I feel that I must apologize for the arc of this article. I kind of start in one place and end in another, without really bringing things all the way back around again. It is a bit more a stream of consciousness type post (or, what some people might call a rant). Please forgive me. Now, what about you, dear reader? What are your thoughts, opinions and/or counter-rants. I’d love to hear them.

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Also from Echo Enduring Media:

An Unfolding Tale

About the Author

Matt Ward is a digital artist who lances freely under the moniker of Echo Enduring Media, and specializes in graphics design, illustration and writing. He is also the Creative Director for Highland Marketing, a creative direct marketing company based out of Waterloo, Ontario. You can follow Matt on Twitter

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Comments

Dec 31, 2009

Jeff Finley says:

Well said Matt, it brings up a lot of questions. What is the GoMediaZine? Is it a blog or a magazine? We have Zine in the title, so it should be a magazine right? We have GoMedia in the title so is it a company blog? Actually we’ve been doing both over the past 3 years, never really knowing WHAT it should be. We’re trying to figure that out.

Truth is, it doesn’t really matter what YOUR blog/site is. It’s totally up to YOU, not some standard definition or assumed convention that everyone else practices. I think readers want something honest and real – something they can relate to with the author.

Dec 31, 2009

Matt Ward says:

I completely agree that our blogs are totally up to us to define. That’s kind of what I was trying to get across when I suggested that the “blog” might be the medium which most readily defies definition.

This, of course, poses a problem to readers who expect and crave definition, to be able to label and categorize everything in a very Modern and logical way.

But that’s getting a little philosophical…

As for the GoMediaZine, I actually thought a bit about your site as I was writing this. I really like what goes on there, and the use of the term “Zine” rather than full magazine.

To me a zine is something unique and wildly creative, unconstrained and independent. Or, “indie” as its sometimes called.

I’ve always sort of found that GoMedia also had an “indie” sort of feel to it (maybe through your strong connection to the music scene), despite your having achieved quite a bit of fame and success (at least in my view). As such, the term “Zine” just seems to translate really well for your brand!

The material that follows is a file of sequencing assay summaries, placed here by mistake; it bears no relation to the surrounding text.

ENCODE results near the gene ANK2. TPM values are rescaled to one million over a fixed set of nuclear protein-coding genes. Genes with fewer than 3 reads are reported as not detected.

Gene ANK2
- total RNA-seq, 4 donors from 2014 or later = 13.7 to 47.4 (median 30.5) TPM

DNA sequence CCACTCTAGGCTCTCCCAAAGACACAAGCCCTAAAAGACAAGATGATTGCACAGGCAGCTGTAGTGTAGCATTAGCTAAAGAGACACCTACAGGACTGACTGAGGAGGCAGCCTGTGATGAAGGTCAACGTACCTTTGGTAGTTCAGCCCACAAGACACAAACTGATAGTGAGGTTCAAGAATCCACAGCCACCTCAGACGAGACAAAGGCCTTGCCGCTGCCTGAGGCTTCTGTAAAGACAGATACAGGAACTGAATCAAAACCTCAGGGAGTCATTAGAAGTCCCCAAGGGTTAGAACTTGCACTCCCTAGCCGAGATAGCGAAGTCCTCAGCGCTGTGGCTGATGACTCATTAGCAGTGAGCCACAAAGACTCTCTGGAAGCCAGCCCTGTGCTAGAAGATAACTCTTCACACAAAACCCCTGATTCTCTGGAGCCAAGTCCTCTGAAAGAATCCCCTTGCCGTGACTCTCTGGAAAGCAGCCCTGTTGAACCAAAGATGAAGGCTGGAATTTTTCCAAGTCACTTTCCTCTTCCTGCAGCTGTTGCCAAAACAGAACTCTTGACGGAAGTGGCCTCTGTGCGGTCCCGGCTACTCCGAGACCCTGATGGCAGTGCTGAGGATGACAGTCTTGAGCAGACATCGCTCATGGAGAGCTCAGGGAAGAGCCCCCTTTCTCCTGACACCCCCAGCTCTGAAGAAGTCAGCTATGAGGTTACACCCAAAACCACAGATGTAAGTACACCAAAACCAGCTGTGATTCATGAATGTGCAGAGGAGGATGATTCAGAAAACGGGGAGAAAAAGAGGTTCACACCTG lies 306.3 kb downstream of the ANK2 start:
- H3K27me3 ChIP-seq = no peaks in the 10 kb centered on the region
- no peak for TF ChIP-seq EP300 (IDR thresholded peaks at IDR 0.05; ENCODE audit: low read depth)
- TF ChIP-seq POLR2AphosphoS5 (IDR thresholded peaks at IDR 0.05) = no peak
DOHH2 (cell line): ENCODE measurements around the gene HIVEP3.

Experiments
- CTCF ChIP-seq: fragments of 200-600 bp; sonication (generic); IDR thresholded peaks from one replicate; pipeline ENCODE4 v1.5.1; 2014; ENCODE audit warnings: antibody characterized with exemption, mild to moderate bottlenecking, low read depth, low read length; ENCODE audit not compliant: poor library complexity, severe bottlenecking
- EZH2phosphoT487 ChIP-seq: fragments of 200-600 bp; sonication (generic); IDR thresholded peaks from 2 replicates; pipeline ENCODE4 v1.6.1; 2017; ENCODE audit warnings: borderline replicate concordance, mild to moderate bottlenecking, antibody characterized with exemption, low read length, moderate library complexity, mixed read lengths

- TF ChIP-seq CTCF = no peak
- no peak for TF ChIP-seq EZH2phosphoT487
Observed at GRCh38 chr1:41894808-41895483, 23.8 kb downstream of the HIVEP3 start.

Does any of that make sense?

Thanks for the comment!

Dec 31, 2009

Liam McCabe says:

Meh I say who cares.

Smashing Magazine is a website that delivers high quality daily-ish articles.

A blog type site I believe started out as just individuals writing daily about their lives. Just because a website uses software that blogs tend to use, that doesn’t make it a blog.

I agree with the fact the majority of design blogs have homogeneous content and don’t tend to bring anything new to the community but hey, what can we do? We can’t complain to website owners who deliver free content on a weekly basis. You’re not paying for it, so why complain when you can just visit various other design websites. Furthermore, if you look at design articles that become popular on delicious, digg and elsewhere, you will notice that there are always a few list posts. If the reader likes them, then why shouldn’t they be posted?

You raise some excellent points here Matt that deserve discussion. It would be nice to include some images throughout the post. I don’t think I would normally read just a huge block of text but did in this case :)

I think we have to understand that content is free. Some people out there may just be posting lists and posts that require little effort to earn money but there are others out there who just enjoy design. They enjoy it so much they’ve gone through the time of setting up a blog and now regular update it.

(to quote what you said at the end of your post ;) )

Dec 31, 2009

Felipe Martyn says:

I totally agree with your post.

Some websites that want to call themselves a stream of design news are really flooding. Those are really biz sites and blogs.